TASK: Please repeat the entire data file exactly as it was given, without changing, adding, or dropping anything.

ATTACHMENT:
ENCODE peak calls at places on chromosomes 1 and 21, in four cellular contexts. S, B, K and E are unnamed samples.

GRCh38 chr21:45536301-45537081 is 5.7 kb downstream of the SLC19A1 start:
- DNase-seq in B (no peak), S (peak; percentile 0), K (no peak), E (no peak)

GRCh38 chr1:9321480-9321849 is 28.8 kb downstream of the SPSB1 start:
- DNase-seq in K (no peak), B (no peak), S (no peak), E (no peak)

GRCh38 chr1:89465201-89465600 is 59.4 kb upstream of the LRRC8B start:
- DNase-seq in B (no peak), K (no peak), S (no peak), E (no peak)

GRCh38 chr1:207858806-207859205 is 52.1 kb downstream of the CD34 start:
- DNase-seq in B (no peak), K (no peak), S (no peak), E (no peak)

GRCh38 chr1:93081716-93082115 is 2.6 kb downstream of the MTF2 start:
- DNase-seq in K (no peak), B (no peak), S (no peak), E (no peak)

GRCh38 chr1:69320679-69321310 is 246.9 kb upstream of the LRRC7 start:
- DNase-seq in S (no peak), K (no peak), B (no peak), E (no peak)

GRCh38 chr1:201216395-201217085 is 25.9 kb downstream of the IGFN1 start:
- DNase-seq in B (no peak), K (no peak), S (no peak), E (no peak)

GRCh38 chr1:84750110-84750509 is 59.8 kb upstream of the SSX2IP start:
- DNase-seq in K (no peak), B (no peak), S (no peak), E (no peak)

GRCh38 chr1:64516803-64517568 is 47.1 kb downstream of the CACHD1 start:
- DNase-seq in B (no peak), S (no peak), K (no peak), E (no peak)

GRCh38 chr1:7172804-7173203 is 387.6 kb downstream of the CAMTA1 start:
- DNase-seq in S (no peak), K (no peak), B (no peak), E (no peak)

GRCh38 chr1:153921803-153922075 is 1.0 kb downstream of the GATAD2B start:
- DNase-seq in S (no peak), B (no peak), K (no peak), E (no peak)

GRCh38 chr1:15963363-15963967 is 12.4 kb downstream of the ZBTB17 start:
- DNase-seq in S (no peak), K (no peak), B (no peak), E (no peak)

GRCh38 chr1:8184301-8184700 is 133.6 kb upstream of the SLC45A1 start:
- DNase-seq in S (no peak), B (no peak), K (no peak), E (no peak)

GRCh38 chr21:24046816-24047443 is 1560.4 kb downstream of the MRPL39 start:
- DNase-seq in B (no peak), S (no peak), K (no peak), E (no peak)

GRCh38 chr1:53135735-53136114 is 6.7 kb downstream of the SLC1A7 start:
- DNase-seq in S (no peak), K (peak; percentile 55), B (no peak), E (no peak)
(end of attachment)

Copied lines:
ENCODE peak calls at places on chromosomes 1 and 21, in four cellular contexts. S, B, K and E are unnamed samples.

GRCh38 chr21:45536301-45537081 is 5.7 kb downstream of the SLC19A1 start:
- DNase-seq in B (no peak), S (peak; percentile 0), K (no peak), E (no peak)

GRCh38 chr1:9321480-9321849 is 28.8 kb downstream of the SPSB1 start:
- DNase-seq in K (no peak), B (no peak), S (no peak), E (no peak)

GRCh38 chr1:89465201-89465600 is 59.4 kb upstream of the LRRC8B start:
- DNase-seq in B (no peak), K (no peak), S (no peak), E (no peak)

GRCh38 chr1:207858806-207859205 is 52.1 kb downstream of the CD34 start:
- DNase-seq in B (no peak), K (no peak), S (no peak), E (no peak)

GRCh38 chr1:93081716-93082115 is 2.6 kb downstream of the MTF2 start:
- DNase-seq in K (no peak), B (no peak), S (no peak), E (no peak)

GRCh38 chr1:69320679-69321310 is 246.9 kb upstream of the LRRC7 start:
- DNase-seq in S (no peak), K (no peak), B (no peak), E (no peak)

GRCh38 chr1:201216395-201217085 is 25.9 kb downstream of the IGFN1 start:
- DNase-seq in B (no peak), K (no peak), S (no peak), E (no peak)

GRCh38 chr1:84750110-84750509 is 59.8 kb upstream of the SSX2IP start:
- DNase-seq in K (no peak), B (no peak), S (no peak), E (no peak)

GRCh38 chr1:64516803-64517568 is 47.1 kb downstream of the CACHD1 start:
- DNase-seq in B (no peak), S (no peak), K (no peak), E (no peak)

GRCh38 chr1:7172804-7173203 is 387.6 kb downstream of the CAMTA1 start:
- DNase-seq in S (no peak), K (no peak), B (no peak), E (no peak)

GRCh38 chr1:153921803-153922075 is 1.0 kb downstream of the GATAD2B start:
- DNase-seq in S (no peak), B (no peak), K (no peak), E (no peak)

GRCh38 chr1:15963363-15963967 is 12.4 kb downstream of the ZBTB17 start:
- DNase-seq in S (no peak), K (no peak), B (no peak), E (no peak)

GRCh38 chr1:8184301-8184700 is 133.6 kb upstream of the SLC45A1 start:
- DNase-seq in S (no peak), B (no peak), K (no peak), E (no peak)

GRCh38 chr21:24046816-24047443 is 1560.4 kb downstream of the MRPL39 start:
- DNase-seq in B (no peak), S (no peak), K (no peak), E (no peak)

GRCh38 chr1:53135735-53136114 is 6.7 kb downstream of the SLC1A7 start:
- DNase-seq in S (no peak), K (peak; percentile 55), B (no peak), E (no peak)